Phil Ochs Rare and Unreleased Recordings + Book Due

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A collection of demos and other odds and ends recorded by the late singer-songwriter Phil Ochs will be released on May 22 as The Best of the Rest: Rare and Unreleased Recordings. The Warner/Chappell demos that make up the main portion of the new album represent a time period spanning Ochs’ last two albums for Elektra: I Ain’t Marching Anymore and In Concert, when Ochs “was finding his full strength as a songwriter and moving to include the lyrical in his repertoire, alongside the topical and satirical,” according to a press release.

Songs such as “In the Heat of the Summer” and “Here’s to the State of Mississippi” will certainly be familiar to most Phil Ochs fans, says the announcement. Others, like “The Confession” and “I’m Tired” (the latter with subtlety adjusted lyrics) may be known only to those who have the Farewells and Fantasies and A Toast to Those Who are Gone albums, respectively (or perhaps Shawn Phillips’ rare cover of “I’m Tired” on his 1965 album for Capitol, Favorite Things).

Listen to a demo of “The Confession”

Readers of Broadside (“the national topical song magazine”) issue 69, in April 1966 would have encountered Ochs’ “Take It Out of My Youth.” However, says the press release, “If they missed that issue, or did not have the rare good fortune to hear Ochs perform it live, then they might never have even been aware of the song.”

“I Wish I Could Have Been Along” is even more obscure—never published in any magazine, with no known live recordings or cover versions. “Sailors and Soldiers” was perhaps partially inspired by the Soldiers’ and Sailors’ Memorial Monument in Riverside Park in New York City .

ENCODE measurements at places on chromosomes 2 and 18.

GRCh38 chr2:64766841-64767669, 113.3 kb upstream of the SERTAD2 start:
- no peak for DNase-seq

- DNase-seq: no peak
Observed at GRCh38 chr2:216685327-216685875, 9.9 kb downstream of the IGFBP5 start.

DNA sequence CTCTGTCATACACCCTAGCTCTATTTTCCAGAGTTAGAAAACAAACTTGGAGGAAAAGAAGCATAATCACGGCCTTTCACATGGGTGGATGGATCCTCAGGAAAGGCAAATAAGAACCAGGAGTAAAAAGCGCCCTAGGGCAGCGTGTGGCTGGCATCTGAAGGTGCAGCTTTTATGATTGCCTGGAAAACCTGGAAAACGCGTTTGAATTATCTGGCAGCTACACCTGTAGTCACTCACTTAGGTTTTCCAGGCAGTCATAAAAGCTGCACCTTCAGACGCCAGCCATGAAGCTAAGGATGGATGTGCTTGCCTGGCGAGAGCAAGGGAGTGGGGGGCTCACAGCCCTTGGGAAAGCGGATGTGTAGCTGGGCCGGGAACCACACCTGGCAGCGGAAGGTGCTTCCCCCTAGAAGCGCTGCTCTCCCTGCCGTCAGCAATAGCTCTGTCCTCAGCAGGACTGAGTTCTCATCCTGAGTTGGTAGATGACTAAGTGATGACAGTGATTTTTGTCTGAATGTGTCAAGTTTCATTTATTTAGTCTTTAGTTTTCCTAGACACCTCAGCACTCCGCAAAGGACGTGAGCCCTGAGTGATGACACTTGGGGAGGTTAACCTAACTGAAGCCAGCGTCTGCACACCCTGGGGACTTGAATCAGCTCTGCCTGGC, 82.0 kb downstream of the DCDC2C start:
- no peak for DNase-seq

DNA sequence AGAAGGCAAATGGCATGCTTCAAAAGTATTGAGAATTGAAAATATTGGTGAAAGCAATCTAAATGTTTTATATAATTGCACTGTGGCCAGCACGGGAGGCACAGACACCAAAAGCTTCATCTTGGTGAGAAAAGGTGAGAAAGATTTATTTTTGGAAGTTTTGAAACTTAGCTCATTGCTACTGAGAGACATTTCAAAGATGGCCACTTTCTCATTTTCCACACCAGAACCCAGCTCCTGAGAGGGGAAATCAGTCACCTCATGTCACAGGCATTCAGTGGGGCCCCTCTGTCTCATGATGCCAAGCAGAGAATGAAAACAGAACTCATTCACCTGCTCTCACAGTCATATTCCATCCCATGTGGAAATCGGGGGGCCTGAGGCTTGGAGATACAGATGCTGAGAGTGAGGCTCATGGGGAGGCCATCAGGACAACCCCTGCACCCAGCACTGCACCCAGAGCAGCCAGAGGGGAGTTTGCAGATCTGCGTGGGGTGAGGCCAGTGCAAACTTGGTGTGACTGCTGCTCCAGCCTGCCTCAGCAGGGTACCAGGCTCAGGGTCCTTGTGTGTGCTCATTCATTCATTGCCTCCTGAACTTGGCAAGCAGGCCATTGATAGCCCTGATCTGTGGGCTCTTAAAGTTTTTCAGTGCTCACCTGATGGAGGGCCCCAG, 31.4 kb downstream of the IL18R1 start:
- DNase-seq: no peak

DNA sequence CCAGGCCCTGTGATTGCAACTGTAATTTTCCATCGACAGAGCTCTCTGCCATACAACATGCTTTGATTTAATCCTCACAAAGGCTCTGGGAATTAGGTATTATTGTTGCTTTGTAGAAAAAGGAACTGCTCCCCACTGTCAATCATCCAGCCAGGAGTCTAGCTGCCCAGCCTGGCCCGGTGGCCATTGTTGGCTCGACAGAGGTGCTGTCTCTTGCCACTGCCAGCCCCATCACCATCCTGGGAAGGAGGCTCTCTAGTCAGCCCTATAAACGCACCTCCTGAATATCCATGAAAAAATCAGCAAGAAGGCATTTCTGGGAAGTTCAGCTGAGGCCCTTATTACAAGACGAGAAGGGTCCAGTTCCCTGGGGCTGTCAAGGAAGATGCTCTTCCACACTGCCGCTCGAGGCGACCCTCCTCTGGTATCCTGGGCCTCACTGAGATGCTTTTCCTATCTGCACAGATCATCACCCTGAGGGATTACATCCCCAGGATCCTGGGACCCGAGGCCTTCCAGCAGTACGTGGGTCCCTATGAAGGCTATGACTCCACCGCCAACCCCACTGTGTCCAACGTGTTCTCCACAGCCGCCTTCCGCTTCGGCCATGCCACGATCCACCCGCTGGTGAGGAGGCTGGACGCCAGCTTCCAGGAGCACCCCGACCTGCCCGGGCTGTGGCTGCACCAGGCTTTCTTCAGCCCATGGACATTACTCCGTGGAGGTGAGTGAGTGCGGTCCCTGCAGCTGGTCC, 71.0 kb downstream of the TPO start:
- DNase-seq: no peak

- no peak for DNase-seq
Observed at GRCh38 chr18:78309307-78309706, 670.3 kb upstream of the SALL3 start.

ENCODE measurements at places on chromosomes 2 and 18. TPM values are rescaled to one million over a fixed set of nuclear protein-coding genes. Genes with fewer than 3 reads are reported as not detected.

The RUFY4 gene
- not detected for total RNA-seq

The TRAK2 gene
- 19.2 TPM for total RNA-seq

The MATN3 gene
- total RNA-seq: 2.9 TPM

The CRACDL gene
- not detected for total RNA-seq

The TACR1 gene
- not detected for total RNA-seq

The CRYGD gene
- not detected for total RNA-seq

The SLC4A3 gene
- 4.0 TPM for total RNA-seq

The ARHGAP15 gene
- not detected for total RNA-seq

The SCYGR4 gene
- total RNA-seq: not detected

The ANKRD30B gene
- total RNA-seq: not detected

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The bonus tracks, the announcement continues, “delve even more deeply into the Ochs Archives. The version of ‘The War is Over’ from a November 20, 1967, WBAI broadcast, in advance of the protest celebration five days later, features almost entirely divergent lyrics (‘all the children play with Gatling guns, tattooed mothers with their tattooed sons’) from those of the released version and is a wonderful example of Ochs never being satisfied with the merely clever and well-written, forever polishing to a fine poetic point.”

“All Quiet on the Western Front,” from 1969, was previously only known from incomplete versions recorded live in New York and Philadelphia). Ochs was more economical with his songs later in his career and this is a rare example of a lost song saved from those latter days. In “No More Songs” the set closes with a familiar song, but something new, a rehearsal take.

Also new is a book, I’m Gonna Say It Now: the Writings of Phil Ochs (Backbeat Books) that compiles nearly all of Ochs’ non-song works, sourced, in part, from the Ochs Archives at the Woody Guthrie Center in Tulsa, Oklahoma. Spanning foundational texts written while still in school at Staunton Military Academy and Ohio State University-to the music criticism, polemics and satire penned in New York City (appearing in such diverse magazines as Sing Out, Mainstream, The Realist and Hit Parader).

Watch Phil Ochs perform “The War is Over” live

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